By Jack Stubbs
Always a hotbed of development activity, Seattle’s South Lake Union neighborhood has another project on the way.
On Wednesday, March 28th, a 200,000 square foot high-tech office building—which is being developed by Unico Properties—in South Lake Union was unanimously approved at a second Early Design Guidance (EDG) meeting.
The board gave the applicant team the green light to proceed to the next stage of the city’s design review process, also asking for more detailed project plans about street-level uses and the building’s impact on the streetscape.
At the meeting, architect Perkins+Will, the applicant for the project, presented updated plans to the west design review board on behalf of Unico Properties. The project was previously reviewed at an initial EDG meeting held on January 17th, 2018.
The development, located at 330 Yale Avenue N., calls for a 9-story, 200,000 square foot high-tech office building with ground-floor retail and 56 below-grade parking stalls. The project is located at the northeastern edge of South Lake Union, at the intersection of several prominent neighborhoods in the downtown urban core including Uptown, Belltown, Denny Triangle and Capitol Hill.
Kicking off the presentation, associate principal Andy Clinch of Perkins+Will discussed the primary design changes that the applicant had made to the project plans since the last EDG meeting. The west design review board had articulated concerns about how the building’s massing and scale was too imposing in relation to surrounding buildings—in particular the Saint Spiridon Cathedral, which is adjacent to the development—and how the pedestrian experience around the project would need to be improved. Additionally, the board had discussed how the applicant team needed to work on vehicular access and circulation throughout the site and refine the building’s exterior materiality.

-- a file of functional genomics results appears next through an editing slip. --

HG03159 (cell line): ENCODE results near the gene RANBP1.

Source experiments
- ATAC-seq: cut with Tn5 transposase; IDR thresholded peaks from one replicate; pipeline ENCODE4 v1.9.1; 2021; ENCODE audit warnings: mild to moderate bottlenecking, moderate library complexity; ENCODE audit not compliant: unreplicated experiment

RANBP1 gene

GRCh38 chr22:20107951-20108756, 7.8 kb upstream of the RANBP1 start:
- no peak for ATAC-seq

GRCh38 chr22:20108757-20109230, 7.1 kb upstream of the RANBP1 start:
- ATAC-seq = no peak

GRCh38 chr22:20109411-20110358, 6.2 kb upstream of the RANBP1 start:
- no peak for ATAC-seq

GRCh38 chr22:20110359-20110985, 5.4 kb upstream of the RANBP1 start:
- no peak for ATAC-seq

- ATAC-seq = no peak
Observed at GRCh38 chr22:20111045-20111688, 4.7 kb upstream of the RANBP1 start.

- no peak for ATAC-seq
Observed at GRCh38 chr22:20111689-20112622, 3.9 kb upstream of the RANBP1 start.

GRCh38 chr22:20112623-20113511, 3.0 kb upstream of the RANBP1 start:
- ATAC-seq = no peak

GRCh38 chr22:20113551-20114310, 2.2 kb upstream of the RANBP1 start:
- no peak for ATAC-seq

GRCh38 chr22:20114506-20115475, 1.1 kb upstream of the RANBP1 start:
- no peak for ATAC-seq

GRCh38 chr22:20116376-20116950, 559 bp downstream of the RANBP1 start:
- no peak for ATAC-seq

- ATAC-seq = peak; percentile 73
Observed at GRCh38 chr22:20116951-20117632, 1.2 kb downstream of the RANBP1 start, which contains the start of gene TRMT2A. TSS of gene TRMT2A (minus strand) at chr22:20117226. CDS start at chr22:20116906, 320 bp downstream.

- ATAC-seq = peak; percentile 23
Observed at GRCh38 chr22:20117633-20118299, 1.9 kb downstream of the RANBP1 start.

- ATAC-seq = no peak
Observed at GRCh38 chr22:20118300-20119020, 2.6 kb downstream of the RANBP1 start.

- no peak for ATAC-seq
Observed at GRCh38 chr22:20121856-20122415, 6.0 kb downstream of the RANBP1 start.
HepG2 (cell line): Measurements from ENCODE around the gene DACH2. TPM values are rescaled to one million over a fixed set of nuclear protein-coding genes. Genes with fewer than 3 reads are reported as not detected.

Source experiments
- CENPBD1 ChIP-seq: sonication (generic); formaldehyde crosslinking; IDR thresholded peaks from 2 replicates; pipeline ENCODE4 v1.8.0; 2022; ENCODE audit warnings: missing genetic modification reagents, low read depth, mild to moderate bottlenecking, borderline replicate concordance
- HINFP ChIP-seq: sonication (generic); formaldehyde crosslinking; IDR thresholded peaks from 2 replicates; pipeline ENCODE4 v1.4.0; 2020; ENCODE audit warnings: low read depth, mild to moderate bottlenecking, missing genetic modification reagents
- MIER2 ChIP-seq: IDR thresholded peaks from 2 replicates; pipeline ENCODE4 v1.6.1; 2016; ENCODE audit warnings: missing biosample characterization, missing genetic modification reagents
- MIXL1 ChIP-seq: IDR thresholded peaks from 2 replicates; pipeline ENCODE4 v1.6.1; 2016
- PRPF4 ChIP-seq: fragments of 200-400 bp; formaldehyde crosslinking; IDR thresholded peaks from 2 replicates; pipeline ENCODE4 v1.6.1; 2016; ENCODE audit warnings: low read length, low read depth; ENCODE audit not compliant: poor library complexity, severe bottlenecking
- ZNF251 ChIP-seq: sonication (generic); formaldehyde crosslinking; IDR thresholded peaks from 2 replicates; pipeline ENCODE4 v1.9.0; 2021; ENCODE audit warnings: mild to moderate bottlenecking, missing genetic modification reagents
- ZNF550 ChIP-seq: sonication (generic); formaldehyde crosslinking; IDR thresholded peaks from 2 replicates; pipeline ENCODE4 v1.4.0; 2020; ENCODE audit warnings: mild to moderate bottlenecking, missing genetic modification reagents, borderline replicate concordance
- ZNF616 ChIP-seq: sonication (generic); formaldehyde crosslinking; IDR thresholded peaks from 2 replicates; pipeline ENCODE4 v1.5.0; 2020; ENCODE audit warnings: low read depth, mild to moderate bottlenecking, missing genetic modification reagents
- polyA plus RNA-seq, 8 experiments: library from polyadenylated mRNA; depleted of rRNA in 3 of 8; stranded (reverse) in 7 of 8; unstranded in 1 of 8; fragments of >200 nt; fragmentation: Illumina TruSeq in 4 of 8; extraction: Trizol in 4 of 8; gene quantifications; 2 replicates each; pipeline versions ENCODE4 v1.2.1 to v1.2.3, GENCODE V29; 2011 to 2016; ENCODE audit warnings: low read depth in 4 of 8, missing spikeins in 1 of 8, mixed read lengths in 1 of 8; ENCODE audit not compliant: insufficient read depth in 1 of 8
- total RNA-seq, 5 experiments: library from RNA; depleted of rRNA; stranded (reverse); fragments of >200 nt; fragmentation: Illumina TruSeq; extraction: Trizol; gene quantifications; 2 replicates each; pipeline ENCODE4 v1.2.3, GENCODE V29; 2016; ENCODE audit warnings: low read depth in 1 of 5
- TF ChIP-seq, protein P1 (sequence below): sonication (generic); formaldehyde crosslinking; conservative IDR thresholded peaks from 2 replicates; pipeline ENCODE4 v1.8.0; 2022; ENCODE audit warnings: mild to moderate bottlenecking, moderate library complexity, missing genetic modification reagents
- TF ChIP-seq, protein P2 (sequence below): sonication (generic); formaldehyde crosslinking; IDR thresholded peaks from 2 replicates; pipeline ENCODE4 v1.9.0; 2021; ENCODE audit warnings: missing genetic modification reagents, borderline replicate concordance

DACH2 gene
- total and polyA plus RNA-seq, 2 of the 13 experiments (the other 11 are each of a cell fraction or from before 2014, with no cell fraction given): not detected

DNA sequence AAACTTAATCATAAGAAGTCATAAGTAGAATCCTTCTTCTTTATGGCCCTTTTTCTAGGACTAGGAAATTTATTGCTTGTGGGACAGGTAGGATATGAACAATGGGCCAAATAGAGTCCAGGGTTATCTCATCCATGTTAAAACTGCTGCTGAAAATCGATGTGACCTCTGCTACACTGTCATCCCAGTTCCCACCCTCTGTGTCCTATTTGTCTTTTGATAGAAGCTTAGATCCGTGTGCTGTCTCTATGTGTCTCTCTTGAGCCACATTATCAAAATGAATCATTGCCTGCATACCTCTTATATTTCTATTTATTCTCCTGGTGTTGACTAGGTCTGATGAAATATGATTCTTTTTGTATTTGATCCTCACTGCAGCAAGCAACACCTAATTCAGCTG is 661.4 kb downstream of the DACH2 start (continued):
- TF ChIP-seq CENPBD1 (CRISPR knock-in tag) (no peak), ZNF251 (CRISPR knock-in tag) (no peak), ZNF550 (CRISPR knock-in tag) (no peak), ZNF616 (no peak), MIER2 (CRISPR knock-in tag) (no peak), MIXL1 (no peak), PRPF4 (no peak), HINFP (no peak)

In response to the board’s feedback, the applicant team reduced and refined the height, bulk and scale of the development, especially in relation to the Saint Spiridon Orthodox Cathedral on Yale Ave. The applicant team also made the design of the building more appropriate for the site’s natural topography and worked on encouraging pedestrian activity through retail uses on Yale Ave and Eastlake Ave. Additionally, the applicant team added various amenities and landscaping elements—including a “green wall” along the street—and changed the location of the proposed cafe and the design of the lobby area to enhance the pedestrian experience.
Most of the board’s clarifying questions focused on how the applicant team had programmed the exterior design of the building. Board member Homero Nishiwaki asked the applicant to elaborate on the design and location of the green wall, also asking to clarify specifically how it had worked on breaking down the building’s massing. Board member Patreese Martin asked how the location of the building entrances and cafe would impact the adjacent streetscape. The board also requested more information about how building’s facade would impact the overall design.
There was one public comment voiced during the meeting by a representative from the Saint Spiridon Cathedral. He expressed his overall approval of the project, noting, “Generally, I’m happy with some of the improvements I’ve seen since the prior design. As a church, we’re happy about the urbanization of the community.” He also asked the applicant team to pay particular attention to issues around shade impacts and concerns with parking.
During its deliberation period, the board expressed its satisfaction with the building’s massing and the proposed landscaping elements and ultimately approved the project to proceed.
The board was generally supportive of the project’s exterior materiality, and also recommended that the applicant team continue to consider the relationship between the development and the proximate Saint Spiridon Church. Additionally, the board recommended that the applicant team work on refining the design of the green wall and asked for additional studies about how the design of the streetscape, entrances and materiality would impact the pedestrian experience.